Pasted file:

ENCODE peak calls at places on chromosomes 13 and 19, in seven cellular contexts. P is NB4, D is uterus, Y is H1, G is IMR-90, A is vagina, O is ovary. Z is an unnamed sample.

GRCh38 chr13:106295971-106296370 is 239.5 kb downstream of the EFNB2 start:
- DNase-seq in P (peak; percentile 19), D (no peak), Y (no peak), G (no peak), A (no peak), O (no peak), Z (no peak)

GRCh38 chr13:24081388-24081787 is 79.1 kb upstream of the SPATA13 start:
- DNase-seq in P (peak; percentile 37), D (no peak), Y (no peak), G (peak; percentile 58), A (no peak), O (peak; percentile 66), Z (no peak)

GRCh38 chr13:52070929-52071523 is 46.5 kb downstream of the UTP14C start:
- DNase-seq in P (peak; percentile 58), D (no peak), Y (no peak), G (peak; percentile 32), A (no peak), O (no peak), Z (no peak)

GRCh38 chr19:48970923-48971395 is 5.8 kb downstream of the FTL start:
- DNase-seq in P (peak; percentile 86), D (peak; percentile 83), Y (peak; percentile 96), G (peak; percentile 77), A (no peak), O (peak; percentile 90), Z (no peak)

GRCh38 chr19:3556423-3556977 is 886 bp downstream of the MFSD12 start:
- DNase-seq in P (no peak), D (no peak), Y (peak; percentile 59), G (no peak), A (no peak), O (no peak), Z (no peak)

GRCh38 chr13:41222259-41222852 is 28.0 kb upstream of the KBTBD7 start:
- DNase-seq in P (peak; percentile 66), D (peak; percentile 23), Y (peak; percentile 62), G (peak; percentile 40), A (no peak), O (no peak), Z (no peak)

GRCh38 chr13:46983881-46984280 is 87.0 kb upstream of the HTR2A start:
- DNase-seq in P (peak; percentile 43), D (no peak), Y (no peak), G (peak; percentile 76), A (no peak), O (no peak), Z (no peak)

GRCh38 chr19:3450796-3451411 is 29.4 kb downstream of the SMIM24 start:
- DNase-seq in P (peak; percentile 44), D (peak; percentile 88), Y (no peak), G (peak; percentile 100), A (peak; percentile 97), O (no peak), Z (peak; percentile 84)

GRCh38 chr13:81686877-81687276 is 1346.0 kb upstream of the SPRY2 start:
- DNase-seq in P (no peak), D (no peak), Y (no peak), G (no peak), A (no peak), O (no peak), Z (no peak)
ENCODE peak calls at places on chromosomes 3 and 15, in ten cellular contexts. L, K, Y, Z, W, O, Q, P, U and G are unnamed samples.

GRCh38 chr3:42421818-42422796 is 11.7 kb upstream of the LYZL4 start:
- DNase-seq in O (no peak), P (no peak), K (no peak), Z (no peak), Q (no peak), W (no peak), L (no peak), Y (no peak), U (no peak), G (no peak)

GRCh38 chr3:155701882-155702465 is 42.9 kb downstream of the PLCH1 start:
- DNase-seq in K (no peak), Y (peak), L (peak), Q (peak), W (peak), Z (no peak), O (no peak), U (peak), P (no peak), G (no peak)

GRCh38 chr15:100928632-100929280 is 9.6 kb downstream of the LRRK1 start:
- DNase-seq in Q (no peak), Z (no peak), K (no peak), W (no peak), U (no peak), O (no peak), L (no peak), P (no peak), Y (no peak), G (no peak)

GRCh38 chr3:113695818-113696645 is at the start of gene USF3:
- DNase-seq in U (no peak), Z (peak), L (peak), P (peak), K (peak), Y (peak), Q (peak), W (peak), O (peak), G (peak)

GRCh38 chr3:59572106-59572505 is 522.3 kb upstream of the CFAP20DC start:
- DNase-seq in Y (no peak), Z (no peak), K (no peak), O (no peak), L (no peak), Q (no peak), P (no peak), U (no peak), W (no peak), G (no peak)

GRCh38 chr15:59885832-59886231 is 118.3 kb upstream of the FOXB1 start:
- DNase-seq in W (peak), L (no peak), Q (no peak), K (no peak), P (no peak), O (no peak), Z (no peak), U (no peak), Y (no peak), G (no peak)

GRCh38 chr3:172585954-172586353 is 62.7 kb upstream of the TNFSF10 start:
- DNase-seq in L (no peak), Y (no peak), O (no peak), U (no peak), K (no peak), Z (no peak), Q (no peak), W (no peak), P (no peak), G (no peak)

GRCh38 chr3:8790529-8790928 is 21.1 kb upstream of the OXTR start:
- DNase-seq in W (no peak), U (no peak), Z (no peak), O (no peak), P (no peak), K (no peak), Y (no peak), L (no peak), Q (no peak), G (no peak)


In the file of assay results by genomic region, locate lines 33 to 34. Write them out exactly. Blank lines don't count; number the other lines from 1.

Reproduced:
GRCh38 chr3:172585954-172586353 is 62.7 kb upstream of the TNFSF10 start:
- DNase-seq in L (no peak), Y (no peak), O (no peak), U (no peak), K (no peak), Z (no peak), Q (no peak), W (no peak), P (no peak), G (no peak)